HR professionals from the frontlines to the executive office know the basic differences between termination with and without cause, but what about the very subtle ones?
Just-cause termination takes place in instances when an employee is guilty of dishonesty, serious misconduct or any other serious breach of the terms of their employment. In this case, an employee can be fired without any payment or notice on the employer’s end. According to Straszynski, just-cause termination is very difficult to prove and most terminations fall into the without-just-cause camp.
He details three important considerations in the case of any without-cause termination:
- Statutory minimums. The law sets out minimum standards for notice or payments upon termination. However, employers should understand that these are just minimum amounts and that actual amounts can vary widely.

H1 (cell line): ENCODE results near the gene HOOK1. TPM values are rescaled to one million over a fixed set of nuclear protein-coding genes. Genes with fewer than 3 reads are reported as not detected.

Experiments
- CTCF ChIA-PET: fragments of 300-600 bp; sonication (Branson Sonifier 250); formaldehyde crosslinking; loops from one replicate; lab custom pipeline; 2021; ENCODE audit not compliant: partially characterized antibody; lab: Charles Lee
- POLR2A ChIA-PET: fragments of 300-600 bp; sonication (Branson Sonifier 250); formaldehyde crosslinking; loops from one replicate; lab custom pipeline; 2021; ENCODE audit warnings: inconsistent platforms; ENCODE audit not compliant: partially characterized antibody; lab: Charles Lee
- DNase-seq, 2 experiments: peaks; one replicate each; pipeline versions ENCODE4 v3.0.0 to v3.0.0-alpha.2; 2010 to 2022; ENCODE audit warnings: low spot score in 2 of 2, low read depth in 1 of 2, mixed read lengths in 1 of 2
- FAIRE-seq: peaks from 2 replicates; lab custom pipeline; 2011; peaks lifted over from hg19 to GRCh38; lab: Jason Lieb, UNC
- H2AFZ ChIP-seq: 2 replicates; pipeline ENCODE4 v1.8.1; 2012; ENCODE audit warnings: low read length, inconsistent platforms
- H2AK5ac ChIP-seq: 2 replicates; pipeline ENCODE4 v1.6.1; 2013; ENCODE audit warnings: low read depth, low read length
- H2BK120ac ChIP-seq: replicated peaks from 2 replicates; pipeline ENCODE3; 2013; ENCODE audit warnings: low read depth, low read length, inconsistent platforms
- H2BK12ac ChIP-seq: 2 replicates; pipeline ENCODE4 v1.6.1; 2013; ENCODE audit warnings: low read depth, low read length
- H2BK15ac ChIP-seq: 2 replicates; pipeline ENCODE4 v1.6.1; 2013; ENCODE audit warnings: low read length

- Written employment agreement. Some contracts detail specific entitlements that differ from statutory minimums. Keep in mind that there are several technical reasons why a written contract may not be able to be enforced.
- Common law. Lacking a written contract determining entitlements or a contract that is unenforceable, common law applies in which employees are entitled to reasonable notice or termination or payments. In order to figure this out, judges in wrongful dismissal cases will take into account an employee’s age, position and length of service, often awarding a month’s pay per year of service and possibly more.
“It’s not always simple to determine,” he said in a video detailing the considerations. “Employers are very well advised to get proper advice prior to implementing any termination. … It’s equally important that employees get proper advice before signing any release or other agreement in the context of a termination.”